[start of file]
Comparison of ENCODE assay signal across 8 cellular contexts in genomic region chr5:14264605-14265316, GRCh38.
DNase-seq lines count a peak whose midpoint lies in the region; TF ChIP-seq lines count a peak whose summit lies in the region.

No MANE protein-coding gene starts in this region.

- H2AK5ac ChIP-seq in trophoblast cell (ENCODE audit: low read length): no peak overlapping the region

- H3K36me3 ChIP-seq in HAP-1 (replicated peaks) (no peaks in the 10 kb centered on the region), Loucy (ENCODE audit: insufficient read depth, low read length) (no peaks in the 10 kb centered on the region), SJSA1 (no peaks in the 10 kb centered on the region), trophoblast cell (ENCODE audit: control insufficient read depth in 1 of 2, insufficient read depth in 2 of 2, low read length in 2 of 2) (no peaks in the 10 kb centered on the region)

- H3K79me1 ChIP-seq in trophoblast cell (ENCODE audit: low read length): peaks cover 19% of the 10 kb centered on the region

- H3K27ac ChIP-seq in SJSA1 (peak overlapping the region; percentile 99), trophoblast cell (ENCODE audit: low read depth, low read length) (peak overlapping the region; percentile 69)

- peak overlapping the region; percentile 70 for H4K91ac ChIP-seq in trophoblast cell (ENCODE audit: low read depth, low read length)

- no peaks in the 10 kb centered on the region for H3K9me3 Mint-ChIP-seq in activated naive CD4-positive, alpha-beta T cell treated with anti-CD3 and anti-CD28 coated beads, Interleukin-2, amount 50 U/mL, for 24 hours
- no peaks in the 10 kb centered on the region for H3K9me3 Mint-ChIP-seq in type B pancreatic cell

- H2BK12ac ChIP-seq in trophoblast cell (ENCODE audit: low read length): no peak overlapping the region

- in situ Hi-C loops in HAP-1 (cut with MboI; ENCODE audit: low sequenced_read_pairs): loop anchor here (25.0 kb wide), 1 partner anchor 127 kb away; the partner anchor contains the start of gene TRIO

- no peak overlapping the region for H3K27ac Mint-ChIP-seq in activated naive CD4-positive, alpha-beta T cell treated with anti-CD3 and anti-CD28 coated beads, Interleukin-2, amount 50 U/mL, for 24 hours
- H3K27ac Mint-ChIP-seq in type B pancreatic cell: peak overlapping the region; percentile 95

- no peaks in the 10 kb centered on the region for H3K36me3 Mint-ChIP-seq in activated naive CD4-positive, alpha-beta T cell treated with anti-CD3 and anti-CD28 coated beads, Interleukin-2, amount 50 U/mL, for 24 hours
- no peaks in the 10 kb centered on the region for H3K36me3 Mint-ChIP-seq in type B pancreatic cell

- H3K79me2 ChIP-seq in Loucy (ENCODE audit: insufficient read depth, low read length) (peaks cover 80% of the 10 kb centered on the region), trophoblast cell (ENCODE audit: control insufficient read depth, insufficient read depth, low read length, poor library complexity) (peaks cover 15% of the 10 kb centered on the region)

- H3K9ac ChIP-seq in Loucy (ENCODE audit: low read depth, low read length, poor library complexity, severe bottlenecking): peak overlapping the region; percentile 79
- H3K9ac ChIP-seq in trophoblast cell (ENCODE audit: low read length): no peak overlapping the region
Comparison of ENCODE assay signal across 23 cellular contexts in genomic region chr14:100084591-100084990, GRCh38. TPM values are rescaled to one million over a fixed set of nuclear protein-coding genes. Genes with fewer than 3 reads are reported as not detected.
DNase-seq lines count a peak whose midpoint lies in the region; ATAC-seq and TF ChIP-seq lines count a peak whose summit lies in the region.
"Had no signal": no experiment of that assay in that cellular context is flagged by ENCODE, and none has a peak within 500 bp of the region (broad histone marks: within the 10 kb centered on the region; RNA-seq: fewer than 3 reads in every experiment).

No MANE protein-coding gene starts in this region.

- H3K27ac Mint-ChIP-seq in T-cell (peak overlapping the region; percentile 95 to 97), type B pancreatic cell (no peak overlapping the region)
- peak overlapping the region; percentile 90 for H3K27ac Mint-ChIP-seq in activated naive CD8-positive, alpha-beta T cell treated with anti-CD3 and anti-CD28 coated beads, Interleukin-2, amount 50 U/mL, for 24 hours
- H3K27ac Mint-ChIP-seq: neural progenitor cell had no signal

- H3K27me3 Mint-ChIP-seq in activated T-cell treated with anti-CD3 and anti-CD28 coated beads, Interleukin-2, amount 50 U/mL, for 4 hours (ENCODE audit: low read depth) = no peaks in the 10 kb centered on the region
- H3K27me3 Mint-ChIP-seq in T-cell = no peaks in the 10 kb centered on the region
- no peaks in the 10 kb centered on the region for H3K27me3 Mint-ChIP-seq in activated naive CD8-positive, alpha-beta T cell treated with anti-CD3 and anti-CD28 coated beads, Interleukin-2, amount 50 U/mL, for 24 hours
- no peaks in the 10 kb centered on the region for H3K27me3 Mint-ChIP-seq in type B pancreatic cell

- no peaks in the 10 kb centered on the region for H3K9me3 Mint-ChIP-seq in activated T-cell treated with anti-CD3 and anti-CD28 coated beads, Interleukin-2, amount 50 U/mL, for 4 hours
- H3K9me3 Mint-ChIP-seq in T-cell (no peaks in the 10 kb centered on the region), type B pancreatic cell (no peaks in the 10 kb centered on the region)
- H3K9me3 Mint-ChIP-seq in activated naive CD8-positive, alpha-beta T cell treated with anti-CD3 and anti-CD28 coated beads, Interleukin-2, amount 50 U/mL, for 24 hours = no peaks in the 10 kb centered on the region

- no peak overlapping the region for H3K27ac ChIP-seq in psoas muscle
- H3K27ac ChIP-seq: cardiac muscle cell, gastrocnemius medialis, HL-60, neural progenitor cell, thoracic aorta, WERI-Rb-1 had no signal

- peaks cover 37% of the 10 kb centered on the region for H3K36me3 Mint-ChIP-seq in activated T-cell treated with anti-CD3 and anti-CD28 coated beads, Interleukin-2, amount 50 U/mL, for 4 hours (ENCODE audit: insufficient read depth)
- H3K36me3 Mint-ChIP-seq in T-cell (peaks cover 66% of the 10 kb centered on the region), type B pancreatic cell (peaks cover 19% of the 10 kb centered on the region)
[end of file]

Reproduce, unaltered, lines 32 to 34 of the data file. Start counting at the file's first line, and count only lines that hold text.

- H3K9me3 Mint-ChIP-seq in T-cell (no peaks in the 10 kb centered on the region), type B pancreatic cell (no peaks in the 10 kb centered on the region)
- H3K9me3 Mint-ChIP-seq in activated naive CD8-positive, alpha-beta T cell treated with anti-CD3 and anti-CD28 coated beads, Interleukin-2, amount 50 U/mL, for 24 hours = no peaks in the 10 kb centered on the region

- no peak overlapping the region for H3K27ac ChIP-seq in psoas muscle